You probably already noticed the similarities between JUnit and TestNG. Both are using annotations to specify what the purposes of certain methods are. Besides different names (@Beforeclass versus @BeforeMethod), there is no difference between the two. However, unlike Junit, TestNG reuses the same test class instance for all test methods. This means that the test methods are not isolated by default, so more care is needed in the before and after methods.

Asserts are very similar as well:

public void alexDoesNotHaveFriends() { 
  Assert.assertTrue(friendships.getFriendsList("Alex").isEmpty(), 
      "Alex does not have friends"); 
} 

public void joeHas5Friends() { 
  Assert.assertEquals(friendships.getFriendsList("Joe").size(), 
      5, "Joe has 5 friends"); 
} 

public void joeIsFriendWithEveryone() { 
  List friendsOfJoe = 
    Arrays.asList("Audrey", "Peter", "Michael", "Britney", "Paul");
  Assert.assertTrue(friendships.getFriendsList("Joe")
      .containsAll(friendsOfJoe)); 
}

The only notable difference when compared with JUnit is the order of the assert variables. While the JUnit assert’s order of arguments is optional messageexpected values, and actual values, TestNG’s order is an actual value, expected value, and optional message. Besides the difference in the order of arguments we’re passing to the assert methods, there are almost no differences between JUnit and TestNG.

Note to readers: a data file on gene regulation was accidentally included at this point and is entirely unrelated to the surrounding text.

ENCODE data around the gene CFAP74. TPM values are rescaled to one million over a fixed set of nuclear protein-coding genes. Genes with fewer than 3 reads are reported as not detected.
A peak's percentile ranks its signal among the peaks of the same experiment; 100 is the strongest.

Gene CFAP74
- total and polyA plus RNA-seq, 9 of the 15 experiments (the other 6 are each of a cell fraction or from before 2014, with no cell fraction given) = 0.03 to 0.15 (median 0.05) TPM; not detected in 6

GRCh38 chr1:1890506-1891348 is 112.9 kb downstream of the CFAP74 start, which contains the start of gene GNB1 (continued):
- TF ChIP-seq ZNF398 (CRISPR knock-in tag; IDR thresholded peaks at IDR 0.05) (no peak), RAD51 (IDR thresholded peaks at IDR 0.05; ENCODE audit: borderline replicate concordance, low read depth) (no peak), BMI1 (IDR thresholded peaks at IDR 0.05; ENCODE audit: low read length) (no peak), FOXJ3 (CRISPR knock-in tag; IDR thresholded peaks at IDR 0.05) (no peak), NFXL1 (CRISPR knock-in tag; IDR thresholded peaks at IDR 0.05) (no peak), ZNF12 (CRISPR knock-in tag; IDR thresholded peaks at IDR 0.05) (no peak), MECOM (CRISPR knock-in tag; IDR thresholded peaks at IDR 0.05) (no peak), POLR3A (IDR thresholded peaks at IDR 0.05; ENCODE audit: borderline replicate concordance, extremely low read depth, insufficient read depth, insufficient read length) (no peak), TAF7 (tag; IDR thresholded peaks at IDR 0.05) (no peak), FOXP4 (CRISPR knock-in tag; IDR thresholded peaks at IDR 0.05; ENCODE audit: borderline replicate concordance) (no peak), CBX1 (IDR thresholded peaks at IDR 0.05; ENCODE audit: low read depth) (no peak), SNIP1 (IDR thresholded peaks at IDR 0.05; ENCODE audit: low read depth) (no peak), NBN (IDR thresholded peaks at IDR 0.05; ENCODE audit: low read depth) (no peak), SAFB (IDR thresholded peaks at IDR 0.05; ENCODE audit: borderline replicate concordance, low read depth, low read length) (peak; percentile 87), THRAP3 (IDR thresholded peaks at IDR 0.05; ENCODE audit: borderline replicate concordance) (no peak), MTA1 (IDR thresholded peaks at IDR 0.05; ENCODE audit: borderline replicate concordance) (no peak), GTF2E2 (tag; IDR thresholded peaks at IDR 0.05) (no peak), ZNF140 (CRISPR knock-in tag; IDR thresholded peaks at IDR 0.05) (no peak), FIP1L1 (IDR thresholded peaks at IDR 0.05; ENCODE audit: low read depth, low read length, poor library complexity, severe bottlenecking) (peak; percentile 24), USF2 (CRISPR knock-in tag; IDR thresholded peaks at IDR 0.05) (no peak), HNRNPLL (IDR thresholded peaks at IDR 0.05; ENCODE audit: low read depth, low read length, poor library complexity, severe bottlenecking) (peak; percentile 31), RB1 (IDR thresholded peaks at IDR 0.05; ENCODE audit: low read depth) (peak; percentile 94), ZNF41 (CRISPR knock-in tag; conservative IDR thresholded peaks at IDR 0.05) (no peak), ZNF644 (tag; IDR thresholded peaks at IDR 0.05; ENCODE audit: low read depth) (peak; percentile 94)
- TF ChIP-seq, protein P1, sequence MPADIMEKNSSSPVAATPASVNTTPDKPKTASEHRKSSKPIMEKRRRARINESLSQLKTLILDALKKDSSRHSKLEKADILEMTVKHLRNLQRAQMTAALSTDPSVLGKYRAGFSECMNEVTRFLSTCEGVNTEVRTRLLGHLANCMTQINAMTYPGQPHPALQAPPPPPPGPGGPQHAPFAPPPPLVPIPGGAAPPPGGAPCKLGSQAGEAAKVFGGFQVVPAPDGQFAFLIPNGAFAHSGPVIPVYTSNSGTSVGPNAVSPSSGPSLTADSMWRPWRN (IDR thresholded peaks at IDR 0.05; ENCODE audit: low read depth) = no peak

You might have noticed that @Test is missing. TestNG allows us to set it on the class level and thus convert all public methods into tests.

The @After annotations are also very similar. The only notable difference is the TestNG @AfterMethod annotation that acts in the same way as the JUnit @After annotation.

As you can see, the syntax is pretty similar. Tests are organized in to classes and test verifications are made using assertions. That is not to say that there are no more important differences between those two frameworks; we’ll see some of them throughout this book. I invite you to explore JUnit and TestNG by yourself.

The complete source code with the preceding examples are here.

The assertions we have written until now have used only the testing frameworks. However, there are some test utilities that can help us make them nicer and more readable.

To summarize, we learned about JUnit and Test NG; the Java unit testing frameworks. We also ran tests on both the frameworks to know the usage and difference between the two.

To learn concepts of test-driven development in Java to help you build clean, maintainable and robust code, check out this book Test Driven Java Development – Second Edition.

Read Next:

Unit Testing Apps with Android Studio

Unit Testing in .NET Core with Visual Studio 2017 for better code quality